Tag Archives: story

The power of story

images.jpgWhile I was grocery shopping last week, a woman approached me.

“I know you,” she said. “You spoke at my church last year.”

“I remember you,” I said.

She asked if I remembered her son. I did.

Big kid. Transguy with a great sense of humor. When I asked who had a purse story, he was the first to share. Turns out he had two purse stories.

She told me he was doing well. Graduating from high school next month. Just got a new job. Forming a support group for older trans teens and young adults.

“He still talks about you,” she said.

And I was reminded about how important it is that we keep telling our stories.

No matter how much the world has changed.

Or how busy we are.

Or how tired of our own story we might be.

Never underestimate the power of your story.

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Telling the truth

Yesterday was not a good day for your favorite butch blogger. I pretty much sat around in my pajamas clicking the refresh button on my Twitter feed. It was not pretty or handsome.

downloadBut then W came home and I vented. I started Maggie Smith’s The Argonauts before I went to bed. And I was like hell yeah, because words and ideas and poetry and unapologetic truth telling. The world needs more of that right now, if you ask me.

And then I started thinking about #PressOn, which is a campaign to support facts by paying for journalism. It’s critical right now. So, pubs like The New York Times, The Washington Post, The Atlantic, The Guardian … and Teen Vogue, they need our support.

That’s right, Teen Vogue. They’re kicking ass these days in the world of journalism. With a bold lip, but kicking ass no less with in-your-face articles like “Donald Trump Is Gaslighting America.”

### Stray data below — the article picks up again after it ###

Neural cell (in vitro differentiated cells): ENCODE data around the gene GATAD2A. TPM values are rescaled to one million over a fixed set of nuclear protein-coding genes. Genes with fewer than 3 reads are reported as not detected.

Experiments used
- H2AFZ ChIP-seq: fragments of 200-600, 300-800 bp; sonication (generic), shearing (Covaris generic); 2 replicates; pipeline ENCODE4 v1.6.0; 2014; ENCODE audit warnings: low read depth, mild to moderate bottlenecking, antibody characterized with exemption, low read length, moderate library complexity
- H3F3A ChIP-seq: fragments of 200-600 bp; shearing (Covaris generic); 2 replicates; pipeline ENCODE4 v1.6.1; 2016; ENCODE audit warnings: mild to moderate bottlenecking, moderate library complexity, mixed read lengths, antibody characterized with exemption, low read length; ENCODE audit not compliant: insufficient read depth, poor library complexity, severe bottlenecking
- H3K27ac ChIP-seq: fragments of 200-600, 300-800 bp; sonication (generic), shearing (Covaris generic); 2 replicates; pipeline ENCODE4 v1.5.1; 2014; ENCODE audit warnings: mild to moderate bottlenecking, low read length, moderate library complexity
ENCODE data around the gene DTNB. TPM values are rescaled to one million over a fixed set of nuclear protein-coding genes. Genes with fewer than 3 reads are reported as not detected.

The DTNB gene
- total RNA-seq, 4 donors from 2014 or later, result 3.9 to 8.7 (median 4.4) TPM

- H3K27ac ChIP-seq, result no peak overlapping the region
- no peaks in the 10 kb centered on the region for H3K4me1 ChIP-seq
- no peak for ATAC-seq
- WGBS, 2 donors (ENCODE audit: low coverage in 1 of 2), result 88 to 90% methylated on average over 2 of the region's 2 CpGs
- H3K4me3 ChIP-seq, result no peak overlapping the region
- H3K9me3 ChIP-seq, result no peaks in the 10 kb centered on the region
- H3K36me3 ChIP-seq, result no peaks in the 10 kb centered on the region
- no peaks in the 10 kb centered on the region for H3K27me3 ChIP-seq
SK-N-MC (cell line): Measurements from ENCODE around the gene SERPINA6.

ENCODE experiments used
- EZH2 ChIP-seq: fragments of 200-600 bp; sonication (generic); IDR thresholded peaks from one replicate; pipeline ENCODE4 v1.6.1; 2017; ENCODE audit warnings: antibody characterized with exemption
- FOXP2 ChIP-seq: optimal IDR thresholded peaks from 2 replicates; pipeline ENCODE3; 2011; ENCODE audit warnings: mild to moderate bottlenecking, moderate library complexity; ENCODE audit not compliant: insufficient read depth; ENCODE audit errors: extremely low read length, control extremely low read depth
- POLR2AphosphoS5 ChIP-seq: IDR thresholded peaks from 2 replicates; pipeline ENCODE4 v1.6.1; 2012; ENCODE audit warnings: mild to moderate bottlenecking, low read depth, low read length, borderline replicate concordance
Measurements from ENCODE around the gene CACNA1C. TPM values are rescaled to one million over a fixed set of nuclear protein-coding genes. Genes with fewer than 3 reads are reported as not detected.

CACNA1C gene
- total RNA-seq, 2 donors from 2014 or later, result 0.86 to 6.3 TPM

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Teen Vogue, Vogue, Vogue

So here’s my offer. Are you the parent of a young feminist? Do you know a young feminist in the making? Teen Vogue says the magazine is appropriate for those 14 years of age and older. Keep in mind it is a fashion magazine but does a good job with politics, LGBT issues and self-identity. Drop me an e-mail at rae.r.theodore@gmail.com and I’ll pay for a gift subscription to Teen Vogue for your fierce, fresh youngster.

Because words matter. And the truth matters.

Resist.

* * *

What are you reading these days?

Does my story matter?

In the next few weeks, I am planning on reaching out to some local groups (gay-straight alliances, PFLAG, etc.) about my book.

The people I contacted in November and December said to try back in the new year.

In this in-between time, I am worrying that my story isn’t relevant in this day and age.

Mine is a story about growing up feeling different. It is a story about being a tomboy and not understanding why that me — the one who wore boys’ clothes and could throw a baseball farther than anyone on our block — was so offensive. It is a story about having feelings for other girls and then squashing them out of fear of what other people would think. It is a story about marrying a man, because isn’t that what I was supposed to do and wouldn’t that make my parents proud. And then coming out in my late 30’s, radically altering the trajectory of my life plans.

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A lesbian with a talk show. Gasp.

Things are so much different today. Kids are out at school. Same-sex marriage is legal in this country. Ellen is no longer in the closet and she has her own daytime talk show on a major network.

So, does anyone need to hear my story? Will anyone care? Will it make a difference?

I was reading Curve magazine the other day and Editor-in-Chief Merryn Johns had this to say:

“We lesbians, especially older lesbians, must record our histories so that the younger generations have a point of reference for their own lives, and have something to build upon.”

images[6]That’s what I’m trying to remember. That my story is a Lego block. And that others — this generation of young people who have so many more freedoms than I did — will use it to build upon, brick after brick after brick.

Until it forms a tower so tall it pokes into the clouds.

* * *

What do you think? Are our old-timey stories still relevant?

Middle-age Butch speaks